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Open Spaces

Speculations on Openings, Closings, and Thresholds in International Public Media

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Posted by Patricia Zimmermann at 9:06AM   |  6 comments
Helen De Michiel, director and convener of LUNCH LOVE COMMUNITY

By Patricia Zimmermann, Professor of Screen Studies, Ithaca College; co-director, Finger Lakes Environmental Film Festival

I've never been more unsettled, confused — and excited — about documentary.

Everything I have ever theorized, historicized, analyzed, criticized, programmed, and written about documentary in its linear, argumentative, analog forms needs a serious gut job. A total renovation from the attic to the kitchen.


Over the past few years, when I've gone to film festivals or scholarly symposia, it's the new media sidebars — where no one wants to be called a director anymore and everyone is a convener or a designer — that yank me away from the movie theaters.


Example: Helen De Michiel's Lunch Love Community Project — a lush mosaic website of short collaborative videos chronicling the movement for healthy food in Berkeley, California, public schools, produced with the teachers, cooks, kids, and parents.

Three-dimensional spheres of place-based issues and people, these transmedia projects dismantle all of my previous theories — intellectual wrecking balls, if you will. Beyond the trendy tropes of mash-ups, crowdsourcing, user-generated, "produser," and marketing engagement through double-screening, open-space documentaries invite encounters with people, ideas, places and technologies.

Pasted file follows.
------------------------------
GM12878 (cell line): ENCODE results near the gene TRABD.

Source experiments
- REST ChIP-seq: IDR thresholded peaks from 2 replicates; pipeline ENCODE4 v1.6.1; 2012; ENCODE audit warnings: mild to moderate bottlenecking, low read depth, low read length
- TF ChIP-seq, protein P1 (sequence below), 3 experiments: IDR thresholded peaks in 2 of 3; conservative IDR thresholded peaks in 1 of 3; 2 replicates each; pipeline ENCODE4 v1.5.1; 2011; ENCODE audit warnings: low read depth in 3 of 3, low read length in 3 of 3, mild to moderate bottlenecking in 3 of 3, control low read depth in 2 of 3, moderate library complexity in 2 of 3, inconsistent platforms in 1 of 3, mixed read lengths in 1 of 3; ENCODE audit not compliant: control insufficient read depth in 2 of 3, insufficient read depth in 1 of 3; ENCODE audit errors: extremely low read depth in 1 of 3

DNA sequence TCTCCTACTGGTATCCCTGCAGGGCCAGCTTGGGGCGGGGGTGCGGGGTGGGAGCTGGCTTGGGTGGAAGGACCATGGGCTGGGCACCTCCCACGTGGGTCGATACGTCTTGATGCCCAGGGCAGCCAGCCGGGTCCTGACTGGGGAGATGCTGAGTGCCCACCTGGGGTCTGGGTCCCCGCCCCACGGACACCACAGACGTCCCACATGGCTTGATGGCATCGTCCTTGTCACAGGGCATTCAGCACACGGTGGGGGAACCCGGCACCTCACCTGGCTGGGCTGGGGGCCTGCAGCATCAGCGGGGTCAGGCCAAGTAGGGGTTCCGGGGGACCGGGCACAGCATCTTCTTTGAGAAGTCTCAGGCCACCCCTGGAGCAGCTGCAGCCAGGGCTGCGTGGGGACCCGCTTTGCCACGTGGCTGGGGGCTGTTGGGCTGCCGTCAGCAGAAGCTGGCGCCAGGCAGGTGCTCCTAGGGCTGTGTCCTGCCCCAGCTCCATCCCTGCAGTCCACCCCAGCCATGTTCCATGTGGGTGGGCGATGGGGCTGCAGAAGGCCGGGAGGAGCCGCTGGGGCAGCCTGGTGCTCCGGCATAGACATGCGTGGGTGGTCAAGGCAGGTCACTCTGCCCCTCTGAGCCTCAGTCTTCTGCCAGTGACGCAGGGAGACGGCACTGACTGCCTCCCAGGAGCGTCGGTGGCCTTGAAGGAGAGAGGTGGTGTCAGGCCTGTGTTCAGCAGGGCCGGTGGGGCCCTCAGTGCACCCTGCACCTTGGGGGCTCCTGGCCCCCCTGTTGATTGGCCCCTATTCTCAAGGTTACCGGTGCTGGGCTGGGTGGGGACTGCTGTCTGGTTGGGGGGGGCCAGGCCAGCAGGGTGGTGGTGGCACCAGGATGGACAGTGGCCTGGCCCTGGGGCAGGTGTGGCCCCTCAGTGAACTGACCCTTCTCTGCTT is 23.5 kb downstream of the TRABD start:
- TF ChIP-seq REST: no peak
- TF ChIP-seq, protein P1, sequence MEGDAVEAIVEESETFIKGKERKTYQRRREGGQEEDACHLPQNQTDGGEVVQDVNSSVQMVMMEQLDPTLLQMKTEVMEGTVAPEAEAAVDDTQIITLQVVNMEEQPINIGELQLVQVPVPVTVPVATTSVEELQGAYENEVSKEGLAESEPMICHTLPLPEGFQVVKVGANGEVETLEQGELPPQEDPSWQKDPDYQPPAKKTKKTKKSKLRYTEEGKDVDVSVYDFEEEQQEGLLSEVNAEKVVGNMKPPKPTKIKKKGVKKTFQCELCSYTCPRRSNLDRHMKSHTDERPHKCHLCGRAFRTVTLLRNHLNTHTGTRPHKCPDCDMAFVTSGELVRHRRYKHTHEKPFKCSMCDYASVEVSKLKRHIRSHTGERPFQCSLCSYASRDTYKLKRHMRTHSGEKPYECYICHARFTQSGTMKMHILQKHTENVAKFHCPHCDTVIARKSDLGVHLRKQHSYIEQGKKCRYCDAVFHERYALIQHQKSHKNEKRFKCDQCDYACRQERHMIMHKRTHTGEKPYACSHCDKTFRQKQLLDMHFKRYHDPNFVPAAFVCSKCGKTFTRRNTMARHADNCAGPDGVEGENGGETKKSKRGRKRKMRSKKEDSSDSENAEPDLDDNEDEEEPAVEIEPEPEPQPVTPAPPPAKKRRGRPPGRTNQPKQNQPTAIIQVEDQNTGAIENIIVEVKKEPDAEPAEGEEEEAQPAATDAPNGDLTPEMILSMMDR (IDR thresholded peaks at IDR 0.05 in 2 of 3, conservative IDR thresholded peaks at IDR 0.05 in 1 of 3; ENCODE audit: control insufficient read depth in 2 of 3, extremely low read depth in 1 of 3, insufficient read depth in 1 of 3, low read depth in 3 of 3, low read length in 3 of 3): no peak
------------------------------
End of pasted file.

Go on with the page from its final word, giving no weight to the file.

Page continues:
Example: Saving the Sierra, produced by jesikah maria ross and Catherine Stifter — a collaborative project charting the stories and voices of Californians and environmental issues in the Sierra Nevada Mountains using radio, community meetings, and innovative story mapping.

Collaborative and shape shifting, these projects open up dialogue, convenings, stories, and a new form of collaborative, grounded space. They migrate fluidly across the analog and the digital, using adaptable platforms and inviting in newly interactive communities.


Example: The Cotton Road Project, by Laura Kissel with Li Zhen, tracing the supply chain of cotton from South Carolina to Shanghai manufacturing, with short video vignettes, multiple stories, and the innovative "sourcemap" that tracks supply chains of commodities through crowd research.

 Although I still love their gutsy vigor, long-form doc features loom a bit like skyscrapers from the 1960s — overbuilt and probably not sustainable. In comparison, these more modest, open-space transmedia projects, seem more agile, more adaptable, more alive, more responsive, less predictable.

 If you want to dig further into open-space documentary, you can join De Michiel, ross and Kissel for conversation at the working session on "Open Space Documentary" (I will moderate) at this year's utterly alluring NAMAC Conference, Leading Creatively, in Minneapolis, September 6-8.

This conference promises one of the biggest open spaces in the new media ecology.



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